At Bulletin of the Atomic Scientists Duyeon Kim reminds us of a time-honored North Korean tradition—testing the incoming U. S. administration:
North Korea has both military and geopolitical drivers to stage another provocation. The question is when and what type. Once Pyongyang realizes Biden is in fact the president-elect, there are two possible scenarios regarding timing. On the one hand, Pyongyang might cross Trump’s “red line” by testing intercontinental ballistic missiles (ICBMs) and nuclear devices during the transition period if it feels pressed to continue refining its nuclear weapons capability and believes that Trump cannot retaliate during his remaining weeks in office. Launching an ICBM (or any class of missiles for that matter) would simultaneously achieve the geopolitical objective of gaining leverage in future negotiations and testing an incoming Biden administration.
On the other hand, North Korea is heavily consumed with a fierce “80-day battle”—a national productivity campaign that began in October during which North Koreans are required to work extra hours to achieve national and economic goals before a rare Workers’ Party congress set for next January. These “battles” are also meant to firmly consolidate domestic unity around the Kim dynasty. State media say their priority this time is typhoon recovery, anti-coronavirus campaigns, farming, coal mining, and scientific research without outside help over fears of viral infections. This means that Pyongyang may wait until after the regime cements next year’s goals during its January party congress. If so, the window for a provocation would be between January and March, when President Biden’s team is not yet complete after inauguration and before the US and South Korea hold their annual spring military drills.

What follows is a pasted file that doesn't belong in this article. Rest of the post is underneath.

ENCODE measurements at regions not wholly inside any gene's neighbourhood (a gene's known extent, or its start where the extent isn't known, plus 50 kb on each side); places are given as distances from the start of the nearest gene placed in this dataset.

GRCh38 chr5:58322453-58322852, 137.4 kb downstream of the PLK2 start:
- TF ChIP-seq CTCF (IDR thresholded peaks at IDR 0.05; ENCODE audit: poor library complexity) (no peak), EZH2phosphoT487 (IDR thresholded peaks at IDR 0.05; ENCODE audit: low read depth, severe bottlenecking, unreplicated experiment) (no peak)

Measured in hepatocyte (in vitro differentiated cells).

That is the same period during which Pyongyang has tested missiles or nuclear devices in the past after a change in American administrations. The possibility cannot be ruled out that the regime may even wait until it assesses an incoming Biden administration’s attitude toward it. But Pyongyang may not wait—candidate Biden personally called Kim a “thug” (although Pyongyang previously called Biden a “rabid dog” and “fool of low IQ”), which could be enough justification to provoke Washington, especially when Kim’s sister in July expanded the scope of “US hostile policy” to include rhetoric (insults) and human rights criticisms.
It could also provide the incoming Biden Administration with an opportunity, for example to show how tough they are or how effective they are at rebuilding alliances and just how effective those alliances can be. Or it could ignore “provocations” while trying to get itself organized and deal with an ongoing pandemic.